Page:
This past Saturday, April 22, 2017, the Yale Indigenous Performing Arts Program (YIPAP) presented the Second Annual Youth Native Storyteller Festival, featuring award-winning creative and voices from talented Native students and young adults from across the United States. The Festival’s winners were selected by a panel of national judges with extensive experience as artists performing Native stories, plays, spoken word, dance, and music.
“Our Second Annual Festival was a huge success. We had a packed house, there was hardly an empty seat,” stated YIPAP’s Executive Director, Mary Kathryn Nagle. “And by the end of the night, everyone was on their feet clapping for the incredible talent of the youth featured in the Festival. It is clear that the future of Native theater and performance is in good hands with the next generation of artists just now emerging across the country.”
“The YIPAP Storyteller’s Festival is an important event and a highlight on Yale’s campus. Not only is it drawing considerable talent from the next generation of Native artists; it has also become an annual site for the performance of significant new work,” states Sarah D’Angelo, Assistant Professor, Theatre Arts and Performance Studies at Brown University, Development Coordinator for the Oklahoma City Theatre Company Native American New Play Festival.
Kinsale Hueston (Navajo) performed three of her poems. Kinsale is currently a junior in high school living in Orange County. She not only performed her own poetry, she also acted in the staged reading of Dillon Chitto’s Bingo Hall. “Kinsale’s work tackles difficult subjects, namely the effect of colonization in Native communities,” recounts Reed Bobroff, “and she puts her poems in conversation with literary giants like Toni Morrison and Walt Whitman as well as her family and ancestors through her affinity for rhythm and metaphor.”
The Festival also featured Sierra Simpson (Northern Cheyenne/Navajo), who danced her prayers and her stories. Sierra is both Northern Cheyenne and Navajo, and resides in Lame Deer, Montana where she is currently a junior in high school. “Sierra’s performance offered not only a beautiful demonstration of jingle dress dancing,” said History Professor Ned Blackhawk, “it also invited us to consider the multi-tribal and deeper history of Native performance and dance. Metal jingles became increasingly incorporated into Native regalia throughout the nineteenth and early twentieth centuries, often removed from government and/or trader-provided metal cans. It’s become a beautiful form of cultural expression and adaptation, and Sierra’s expert precision really connected with the audience, especially the many school children in attendance.”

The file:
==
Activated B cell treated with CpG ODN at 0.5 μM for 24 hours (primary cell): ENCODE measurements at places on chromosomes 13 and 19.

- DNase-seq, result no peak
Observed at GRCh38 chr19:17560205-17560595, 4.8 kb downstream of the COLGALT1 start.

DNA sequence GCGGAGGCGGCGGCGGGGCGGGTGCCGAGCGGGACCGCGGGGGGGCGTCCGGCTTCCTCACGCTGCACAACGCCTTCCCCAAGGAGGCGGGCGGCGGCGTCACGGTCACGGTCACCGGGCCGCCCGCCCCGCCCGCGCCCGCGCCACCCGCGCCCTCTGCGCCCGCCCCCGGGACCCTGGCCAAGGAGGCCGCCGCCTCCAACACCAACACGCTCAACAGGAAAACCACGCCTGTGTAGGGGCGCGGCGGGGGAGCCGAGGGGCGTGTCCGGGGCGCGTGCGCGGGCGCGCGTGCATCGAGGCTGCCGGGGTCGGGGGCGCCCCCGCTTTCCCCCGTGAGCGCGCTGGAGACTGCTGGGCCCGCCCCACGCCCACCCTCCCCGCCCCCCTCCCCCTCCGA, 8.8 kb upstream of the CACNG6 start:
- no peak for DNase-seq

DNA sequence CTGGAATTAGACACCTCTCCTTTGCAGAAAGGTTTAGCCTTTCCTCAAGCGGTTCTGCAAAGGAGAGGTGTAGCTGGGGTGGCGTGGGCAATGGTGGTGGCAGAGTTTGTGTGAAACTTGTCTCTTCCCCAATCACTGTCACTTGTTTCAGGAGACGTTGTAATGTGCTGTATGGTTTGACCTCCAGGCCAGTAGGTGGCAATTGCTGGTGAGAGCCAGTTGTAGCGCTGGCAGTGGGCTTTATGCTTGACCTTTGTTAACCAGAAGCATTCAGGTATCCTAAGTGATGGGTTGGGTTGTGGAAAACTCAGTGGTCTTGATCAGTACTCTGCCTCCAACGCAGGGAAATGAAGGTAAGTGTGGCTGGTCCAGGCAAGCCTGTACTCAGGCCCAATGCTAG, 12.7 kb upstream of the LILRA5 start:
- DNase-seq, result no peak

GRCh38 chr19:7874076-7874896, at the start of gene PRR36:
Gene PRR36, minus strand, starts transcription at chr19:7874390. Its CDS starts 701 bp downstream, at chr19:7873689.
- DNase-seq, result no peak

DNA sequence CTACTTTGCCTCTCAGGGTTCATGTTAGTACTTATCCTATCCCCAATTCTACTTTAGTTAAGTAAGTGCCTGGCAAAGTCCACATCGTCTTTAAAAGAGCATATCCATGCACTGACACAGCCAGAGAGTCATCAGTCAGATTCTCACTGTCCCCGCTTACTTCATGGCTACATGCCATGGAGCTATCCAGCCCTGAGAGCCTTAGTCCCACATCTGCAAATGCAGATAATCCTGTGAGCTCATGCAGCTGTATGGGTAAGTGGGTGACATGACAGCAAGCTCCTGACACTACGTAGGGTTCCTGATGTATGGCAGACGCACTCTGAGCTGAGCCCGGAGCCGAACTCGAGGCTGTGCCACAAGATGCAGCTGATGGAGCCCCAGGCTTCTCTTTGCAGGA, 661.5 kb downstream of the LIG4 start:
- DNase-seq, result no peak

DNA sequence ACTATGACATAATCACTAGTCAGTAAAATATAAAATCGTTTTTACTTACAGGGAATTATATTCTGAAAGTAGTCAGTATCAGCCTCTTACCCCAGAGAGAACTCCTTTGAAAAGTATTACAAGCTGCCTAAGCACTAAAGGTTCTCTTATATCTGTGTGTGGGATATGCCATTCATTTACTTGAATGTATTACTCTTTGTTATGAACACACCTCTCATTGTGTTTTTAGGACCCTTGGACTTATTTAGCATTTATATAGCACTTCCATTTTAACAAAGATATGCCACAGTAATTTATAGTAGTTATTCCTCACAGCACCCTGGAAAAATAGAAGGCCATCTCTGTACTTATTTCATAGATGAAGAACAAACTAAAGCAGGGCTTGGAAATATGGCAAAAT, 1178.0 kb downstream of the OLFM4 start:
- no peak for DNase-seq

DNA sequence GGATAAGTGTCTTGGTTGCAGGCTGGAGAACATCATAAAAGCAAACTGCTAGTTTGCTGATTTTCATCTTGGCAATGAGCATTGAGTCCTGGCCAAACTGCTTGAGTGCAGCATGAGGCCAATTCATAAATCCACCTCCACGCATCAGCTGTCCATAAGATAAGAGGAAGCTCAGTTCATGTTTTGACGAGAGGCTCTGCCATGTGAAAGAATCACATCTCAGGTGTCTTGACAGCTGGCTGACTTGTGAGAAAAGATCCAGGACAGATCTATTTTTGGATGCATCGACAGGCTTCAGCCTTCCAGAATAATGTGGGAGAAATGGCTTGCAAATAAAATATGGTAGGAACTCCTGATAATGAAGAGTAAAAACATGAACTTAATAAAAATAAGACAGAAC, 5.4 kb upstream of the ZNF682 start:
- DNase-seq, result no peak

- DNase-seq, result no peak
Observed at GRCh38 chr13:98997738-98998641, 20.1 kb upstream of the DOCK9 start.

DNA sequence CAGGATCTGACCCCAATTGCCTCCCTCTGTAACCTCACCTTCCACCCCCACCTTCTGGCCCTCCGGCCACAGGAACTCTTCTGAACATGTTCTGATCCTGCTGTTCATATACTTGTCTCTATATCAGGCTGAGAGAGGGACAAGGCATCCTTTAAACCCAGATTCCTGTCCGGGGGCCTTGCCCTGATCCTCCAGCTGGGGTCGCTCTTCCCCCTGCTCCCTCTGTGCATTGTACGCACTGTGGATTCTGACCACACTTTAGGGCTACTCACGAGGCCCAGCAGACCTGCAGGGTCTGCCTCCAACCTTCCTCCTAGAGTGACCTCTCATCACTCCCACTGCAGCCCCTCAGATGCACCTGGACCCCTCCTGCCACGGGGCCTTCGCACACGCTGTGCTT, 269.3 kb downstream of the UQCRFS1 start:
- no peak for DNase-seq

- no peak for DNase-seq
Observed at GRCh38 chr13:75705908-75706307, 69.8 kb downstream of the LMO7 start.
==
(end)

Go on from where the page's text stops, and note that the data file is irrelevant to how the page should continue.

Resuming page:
Next the audience heard the incredible Hu To’Wi Baxter (Omaha Tribe of Nebraska). Baxter, a junior at Flandreau High School in South Dakota, performed two songs. “Hu To’Wi’s voice is truly incredible,” states Nagle. “We were very impressed to hear her write and perform her own original song, as well as sing a round dance song. Her voice is unique, powerful, and transformative. I am excited to see where she goes, I know her voice and talent will make a great impact in Indian country and the entire Nation.”
The evening concluded with a staged reading of Dillon Chitto’s (Mississippi Choctaw, Isleta Pueblo, and Laguna Pueblo) Bingo Hall. Madeline Sayet (Mohegan) directed the staged reading that featured a collection of professional and student actors, including Jake Hart, Reed Adair Bobroff, Cole Richards, Betsy Richards, Kinsale Hueston, Sarah D’Angelo, Madeleine Hutchins, and Kapiolani Laronal.
“It was thrilling to support playwright Dillon Chitto witnessing Bingo Hall’s characters come to life for the first time on stage. I’m excited by the promise of this newcomer’s voice, humor and talent.” Betsy Theobald Richards, YSD ’90 (Cherokee Nation).
“YIPAP’s work, nurturing the future of Native Theater is invaluable,” states Madeline Sayet, who directed the reading of Bingo Hall at the Festival. “This was both Dillon’s first full-length play, and his first time hearing the play read out loud. The audience responded immediately to Dillon’s warm, clever writing and it was an honor to witness the birth of a great playwright. Every single one of the artists who were honored and performed is great cause for hope for the future.”
The evening’s festivities culminated in a reception hosted by the Native American Cultural Center on campus, located at 26 High Street, New Haven CT.
The Second Annual Yale Young Native Storyteller’s Festival was made possible in part from funding provided by the Yale School of Drama (YSD), the Howard Lamar Center, and the Yale Center for the Study of Race, Indigeneity, and Transnational Migration (RITM).
“YIPAP’s work of honoring and championing indigenous artists plays a vital role in the artistic landscape of Yale and in the field of theater and performance,” states Chantal Rodriguez, Assistant Dean, Yale School of Drama. “The School of Drama is proud to support the Young Native Storytellers Contest in cultivating a new generation of storytellers whose dynamic perspectives and voices challenge us to listen in new and exciting ways.”
“These winners represent some of our communities’ most important emerging voices, and they remind us that artists must always play key roles in remembering the past and imagining better, collective futures,” states Stephen Pitti, Director of the RITM Center.